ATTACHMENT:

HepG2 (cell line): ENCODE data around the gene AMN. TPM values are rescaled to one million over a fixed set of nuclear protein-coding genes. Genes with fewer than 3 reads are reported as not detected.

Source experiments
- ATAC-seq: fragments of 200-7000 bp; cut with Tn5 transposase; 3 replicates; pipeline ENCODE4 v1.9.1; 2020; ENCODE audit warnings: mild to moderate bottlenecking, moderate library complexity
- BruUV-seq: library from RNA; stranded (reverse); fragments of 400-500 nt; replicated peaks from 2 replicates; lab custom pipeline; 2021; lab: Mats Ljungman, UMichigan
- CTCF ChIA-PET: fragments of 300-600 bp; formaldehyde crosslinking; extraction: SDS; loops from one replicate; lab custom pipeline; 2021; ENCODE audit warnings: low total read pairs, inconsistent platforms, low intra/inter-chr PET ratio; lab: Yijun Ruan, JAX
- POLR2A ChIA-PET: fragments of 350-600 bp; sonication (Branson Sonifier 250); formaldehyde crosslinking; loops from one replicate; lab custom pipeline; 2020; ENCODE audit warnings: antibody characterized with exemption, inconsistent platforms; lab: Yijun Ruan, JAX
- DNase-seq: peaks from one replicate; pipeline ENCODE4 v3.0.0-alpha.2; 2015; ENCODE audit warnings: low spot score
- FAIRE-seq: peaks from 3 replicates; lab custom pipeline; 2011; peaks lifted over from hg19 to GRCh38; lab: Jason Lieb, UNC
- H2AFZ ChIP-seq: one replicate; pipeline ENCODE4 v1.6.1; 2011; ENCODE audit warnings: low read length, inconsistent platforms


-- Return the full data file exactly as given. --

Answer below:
HepG2 (cell line): ENCODE data around the gene AMN. TPM values are rescaled to one million over a fixed set of nuclear protein-coding genes. Genes with fewer than 3 reads are reported as not detected.

Source experiments
- ATAC-seq: fragments of 200-7000 bp; cut with Tn5 transposase; 3 replicates; pipeline ENCODE4 v1.9.1; 2020; ENCODE audit warnings: mild to moderate bottlenecking, moderate library complexity
- BruUV-seq: library from RNA; stranded (reverse); fragments of 400-500 nt; replicated peaks from 2 replicates; lab custom pipeline; 2021; lab: Mats Ljungman, UMichigan
- CTCF ChIA-PET: fragments of 300-600 bp; formaldehyde crosslinking; extraction: SDS; loops from one replicate; lab custom pipeline; 2021; ENCODE audit warnings: low total read pairs, inconsistent platforms, low intra/inter-chr PET ratio; lab: Yijun Ruan, JAX
- POLR2A ChIA-PET: fragments of 350-600 bp; sonication (Branson Sonifier 250); formaldehyde crosslinking; loops from one replicate; lab custom pipeline; 2020; ENCODE audit warnings: antibody characterized with exemption, inconsistent platforms; lab: Yijun Ruan, JAX
- DNase-seq: peaks from one replicate; pipeline ENCODE4 v3.0.0-alpha.2; 2015; ENCODE audit warnings: low spot score
- FAIRE-seq: peaks from 3 replicates; lab custom pipeline; 2011; peaks lifted over from hg19 to GRCh38; lab: Jason Lieb, UNC
- H2AFZ ChIP-seq: one replicate; pipeline ENCODE4 v1.6.1; 2011; ENCODE audit warnings: low read length, inconsistent platforms